Wednesday, January 09, 2013

Federal government trying to muzzle the media

THE nation's media giants have slammed Labor's plans to make it unlawful to offend or insult people under the proposed overhaul of discrimination law, warning it could encourage audiences to be unnecessarily thin-skinned and outlets to restrict contentious or complex material.

In a rare united submission, the media companies say that with the exception of the section of the Racial Discrimination Act used against newspaper columnist Andrew Bolt, no existing federal law deems conduct that is simply insulting or offensive to be discrimination.

They argue that satirical material, political commentary and informative programming on matters of historical or religious sensitivity might be offensive or insulting to some but are part of the national conversation that is "essential for fostering robust social and political debate, and therefore to ensuring a healthy democracy".

"Whilst these and similar topics may be offensive or insulting to some viewers, this does not make them discriminatory," the joint submission says. "No other liberal democracy has a human rights or anti-discrimination statute proscribing conduct which merely offends or insults."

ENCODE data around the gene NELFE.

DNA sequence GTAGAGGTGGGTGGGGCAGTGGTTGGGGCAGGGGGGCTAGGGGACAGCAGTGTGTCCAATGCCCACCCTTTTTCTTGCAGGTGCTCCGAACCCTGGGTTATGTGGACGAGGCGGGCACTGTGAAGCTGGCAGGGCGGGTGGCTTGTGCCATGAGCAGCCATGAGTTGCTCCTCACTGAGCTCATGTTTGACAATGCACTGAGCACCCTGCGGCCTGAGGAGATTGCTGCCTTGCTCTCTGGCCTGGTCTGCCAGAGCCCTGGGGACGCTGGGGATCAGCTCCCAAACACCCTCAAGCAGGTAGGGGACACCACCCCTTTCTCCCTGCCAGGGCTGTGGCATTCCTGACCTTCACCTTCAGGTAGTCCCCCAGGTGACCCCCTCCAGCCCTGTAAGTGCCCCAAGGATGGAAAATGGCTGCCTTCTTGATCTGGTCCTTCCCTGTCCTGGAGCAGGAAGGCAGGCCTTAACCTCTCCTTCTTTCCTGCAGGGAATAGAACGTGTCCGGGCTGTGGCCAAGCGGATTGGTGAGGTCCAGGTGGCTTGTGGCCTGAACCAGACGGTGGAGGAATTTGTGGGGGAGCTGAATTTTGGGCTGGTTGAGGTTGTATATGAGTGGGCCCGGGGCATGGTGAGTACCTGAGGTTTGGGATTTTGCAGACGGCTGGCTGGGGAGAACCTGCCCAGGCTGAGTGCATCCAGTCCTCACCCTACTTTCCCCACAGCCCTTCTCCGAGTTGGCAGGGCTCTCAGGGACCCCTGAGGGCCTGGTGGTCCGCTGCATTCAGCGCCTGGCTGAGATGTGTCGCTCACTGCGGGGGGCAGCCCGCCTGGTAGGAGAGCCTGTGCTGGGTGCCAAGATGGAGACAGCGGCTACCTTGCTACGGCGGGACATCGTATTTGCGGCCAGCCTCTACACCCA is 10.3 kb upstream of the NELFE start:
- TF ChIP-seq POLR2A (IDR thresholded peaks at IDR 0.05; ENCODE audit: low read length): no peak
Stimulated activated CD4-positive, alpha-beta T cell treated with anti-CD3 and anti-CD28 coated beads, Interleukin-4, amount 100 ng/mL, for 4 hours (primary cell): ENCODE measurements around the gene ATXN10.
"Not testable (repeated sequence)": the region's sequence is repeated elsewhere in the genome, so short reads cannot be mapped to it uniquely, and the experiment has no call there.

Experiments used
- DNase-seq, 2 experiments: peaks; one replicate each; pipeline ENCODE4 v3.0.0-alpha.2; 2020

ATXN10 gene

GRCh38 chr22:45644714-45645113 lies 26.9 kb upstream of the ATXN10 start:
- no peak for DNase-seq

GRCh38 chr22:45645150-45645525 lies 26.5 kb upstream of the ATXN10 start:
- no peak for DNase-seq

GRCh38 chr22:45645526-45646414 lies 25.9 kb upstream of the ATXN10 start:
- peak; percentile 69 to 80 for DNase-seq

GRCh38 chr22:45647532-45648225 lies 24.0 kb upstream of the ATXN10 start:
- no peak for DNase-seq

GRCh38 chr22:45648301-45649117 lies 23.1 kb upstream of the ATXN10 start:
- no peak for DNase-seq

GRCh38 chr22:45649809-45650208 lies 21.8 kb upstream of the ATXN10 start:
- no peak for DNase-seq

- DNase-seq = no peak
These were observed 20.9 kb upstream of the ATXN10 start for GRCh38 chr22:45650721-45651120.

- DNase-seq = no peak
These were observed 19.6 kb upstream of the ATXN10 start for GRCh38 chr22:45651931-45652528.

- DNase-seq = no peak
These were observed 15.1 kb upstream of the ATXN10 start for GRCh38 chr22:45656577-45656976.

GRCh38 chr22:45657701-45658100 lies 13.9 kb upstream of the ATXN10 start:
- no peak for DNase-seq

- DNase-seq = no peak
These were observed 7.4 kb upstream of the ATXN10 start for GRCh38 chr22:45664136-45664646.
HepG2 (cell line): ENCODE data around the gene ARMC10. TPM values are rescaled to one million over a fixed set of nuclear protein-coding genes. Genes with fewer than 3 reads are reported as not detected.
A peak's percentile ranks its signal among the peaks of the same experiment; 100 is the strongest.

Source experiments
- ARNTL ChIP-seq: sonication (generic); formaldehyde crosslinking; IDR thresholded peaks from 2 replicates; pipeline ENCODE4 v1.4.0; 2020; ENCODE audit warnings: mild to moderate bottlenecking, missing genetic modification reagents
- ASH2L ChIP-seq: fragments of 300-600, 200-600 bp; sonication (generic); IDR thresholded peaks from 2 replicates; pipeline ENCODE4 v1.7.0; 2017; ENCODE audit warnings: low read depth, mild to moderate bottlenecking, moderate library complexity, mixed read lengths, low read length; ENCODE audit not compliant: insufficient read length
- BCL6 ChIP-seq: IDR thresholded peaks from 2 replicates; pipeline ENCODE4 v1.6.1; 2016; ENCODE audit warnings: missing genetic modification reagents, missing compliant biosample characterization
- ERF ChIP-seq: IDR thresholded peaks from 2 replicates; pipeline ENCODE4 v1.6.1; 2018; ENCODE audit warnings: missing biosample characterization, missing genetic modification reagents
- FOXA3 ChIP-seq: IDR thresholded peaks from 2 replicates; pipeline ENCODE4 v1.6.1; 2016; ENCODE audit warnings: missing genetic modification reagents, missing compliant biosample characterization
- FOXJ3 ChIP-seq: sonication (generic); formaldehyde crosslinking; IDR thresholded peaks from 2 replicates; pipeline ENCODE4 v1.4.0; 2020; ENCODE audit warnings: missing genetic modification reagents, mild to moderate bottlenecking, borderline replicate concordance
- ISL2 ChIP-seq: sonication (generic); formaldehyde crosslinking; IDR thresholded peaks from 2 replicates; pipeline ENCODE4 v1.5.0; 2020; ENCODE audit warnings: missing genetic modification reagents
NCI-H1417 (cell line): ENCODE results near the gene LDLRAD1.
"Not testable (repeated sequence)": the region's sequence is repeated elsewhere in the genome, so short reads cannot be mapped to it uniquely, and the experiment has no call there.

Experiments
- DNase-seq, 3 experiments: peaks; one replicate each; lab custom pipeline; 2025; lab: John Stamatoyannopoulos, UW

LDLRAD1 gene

The Gillard government is proposing to consolidate five commonwealth anti-discrimination laws into one act to meet an election promise.

The Senate inquiry into the draft Human Rights and Anti-Discrimination Bill, put forward by Attorney-General Nicola Roxon, has received more than 500 submissions, with criticism from a range of corners.

Business groups fear they will face high costs to defend claims, while some of the nation's top legal minds and human rights bodies believe it could set the bar for discrimination too low, potentially undermining free speech.

The conservative state governments of Victoria, NSW and Queensland warn the law will overlap and create conflict with state anti-discrimination laws.

The ACTU has said the laws do not go far enough and should allow punitive damages to be awarded, as they can be in discrimination cases in the US, while the Shop Distributive and Allied Employees Association has said that exemptions in the laws for "inherent requirements for work" could lead to pregnant workers being forced to stand for a 12-hour shift or climb ladders

Church groups have warned the plan could lead to lawsuits over religious freedom, while charity groups fear being exposed to discrimination claims by unpaid volunteers.

Media companies say in their submission they support the overall objectives of the plan to simplify anti-discrimination legislation, but parts of the exposure draft provide cause for significant concern, including because in defining discrimination the bill appears to use a subjective test of whether someone feels offended or insulted by published and broadcast content.